Car accidents across the United States have fallen year by year, due to a combination of drunk driving addressed by MADD, better cars with improved safety features, and likely better educated drivers. Some 439 drivers are expected to die in car accidents this Memorial Day weekend, despite all these improvements. The true advent of self-driving cars cannot come too soon.
By some process not entirely intelligible, the The National Safety Council claims this Memorial Day will be the deadliest since 2009, when 462 people were killed in car accidents. That year was in the depths of the recession, when many Americans were trying to save every penny. That makes the comparison even harder to understand.
The estimate comes as traffic fatalities continue to trend upwards. In February, NSC released its preliminary estimates showing motor vehicle fatalities had increased 8% in 2015 compared to 2014 – the largest year-over-year percentage increase in 50 years. Memorial Day also marks the unofficial start of summer, which always is a dangerous time on the roads. More than 9,570 people died on our roads in 2014 from May 24 and Aug. 31.
The reasons for the danger fall into a few categories. People get sleepy while driving, they get drunk or the fun of the summer inclines them to relax their own safety standards.
“As Americans gear up for the most carefree months of the year, we cannot take our safety for granted,” said Deborah A.P. Hersman, NSC president and CEO. “Driving is one of the riskiest things we do every day. Engaging our defensive driving skills and staying alert can mean the difference between attending cookouts and family parties or spending the evening at the emergency room or worse.”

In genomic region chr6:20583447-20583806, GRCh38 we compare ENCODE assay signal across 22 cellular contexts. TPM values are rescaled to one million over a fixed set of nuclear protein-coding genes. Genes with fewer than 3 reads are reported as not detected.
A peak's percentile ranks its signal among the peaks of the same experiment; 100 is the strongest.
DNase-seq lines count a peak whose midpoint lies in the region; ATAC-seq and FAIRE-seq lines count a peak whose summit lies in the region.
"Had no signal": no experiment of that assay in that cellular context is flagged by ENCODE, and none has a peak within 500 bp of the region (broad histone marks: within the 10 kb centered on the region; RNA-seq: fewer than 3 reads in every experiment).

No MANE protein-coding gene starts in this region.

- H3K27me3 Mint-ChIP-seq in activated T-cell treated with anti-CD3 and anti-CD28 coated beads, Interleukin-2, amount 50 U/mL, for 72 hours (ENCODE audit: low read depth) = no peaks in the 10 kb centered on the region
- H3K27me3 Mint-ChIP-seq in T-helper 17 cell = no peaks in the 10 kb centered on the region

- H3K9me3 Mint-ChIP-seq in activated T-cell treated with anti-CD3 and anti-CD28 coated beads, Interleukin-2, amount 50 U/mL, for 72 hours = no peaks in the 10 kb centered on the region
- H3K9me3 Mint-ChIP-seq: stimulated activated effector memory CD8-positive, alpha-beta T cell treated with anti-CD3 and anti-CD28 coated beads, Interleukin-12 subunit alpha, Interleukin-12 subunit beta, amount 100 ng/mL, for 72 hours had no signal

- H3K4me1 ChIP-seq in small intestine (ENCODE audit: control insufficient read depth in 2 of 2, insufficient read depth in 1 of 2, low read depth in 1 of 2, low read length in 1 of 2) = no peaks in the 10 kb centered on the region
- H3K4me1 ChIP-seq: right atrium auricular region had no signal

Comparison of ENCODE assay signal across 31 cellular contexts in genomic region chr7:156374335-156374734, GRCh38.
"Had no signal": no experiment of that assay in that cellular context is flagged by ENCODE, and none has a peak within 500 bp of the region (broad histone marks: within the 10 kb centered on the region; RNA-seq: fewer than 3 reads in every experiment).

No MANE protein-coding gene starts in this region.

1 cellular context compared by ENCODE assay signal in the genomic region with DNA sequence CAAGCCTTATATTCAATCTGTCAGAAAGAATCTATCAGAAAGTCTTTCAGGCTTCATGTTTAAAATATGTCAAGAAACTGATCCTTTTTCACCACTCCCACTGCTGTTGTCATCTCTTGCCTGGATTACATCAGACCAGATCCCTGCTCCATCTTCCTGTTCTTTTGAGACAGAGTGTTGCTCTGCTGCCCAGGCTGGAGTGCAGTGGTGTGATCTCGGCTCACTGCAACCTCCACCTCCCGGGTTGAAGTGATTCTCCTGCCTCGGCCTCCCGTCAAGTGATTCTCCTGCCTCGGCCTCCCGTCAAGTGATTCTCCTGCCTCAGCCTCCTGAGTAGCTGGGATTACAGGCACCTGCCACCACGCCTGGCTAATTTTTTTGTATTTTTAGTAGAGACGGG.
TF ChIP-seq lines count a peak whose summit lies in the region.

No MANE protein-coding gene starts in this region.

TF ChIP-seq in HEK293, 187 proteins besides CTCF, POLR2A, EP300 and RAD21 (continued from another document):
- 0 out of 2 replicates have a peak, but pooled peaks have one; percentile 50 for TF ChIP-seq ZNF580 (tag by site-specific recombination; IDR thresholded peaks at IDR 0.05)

All in all, without being facetious or comedic here, cars without drivers have to be a benefit for safety. One of the pioneers in the industry recently released information on its effort. Chris Urmson, the director of Google’s self-driving car program, wrote:
Over the 6 years since we started the project, we’ve been involved in 11 minor accidents (light damage, no injuries) during those 1.7 million miles of autonomous and manual driving with our safety drivers behind the wheel, and not once was the self-driving car the cause of the accident.
Better even than MADD.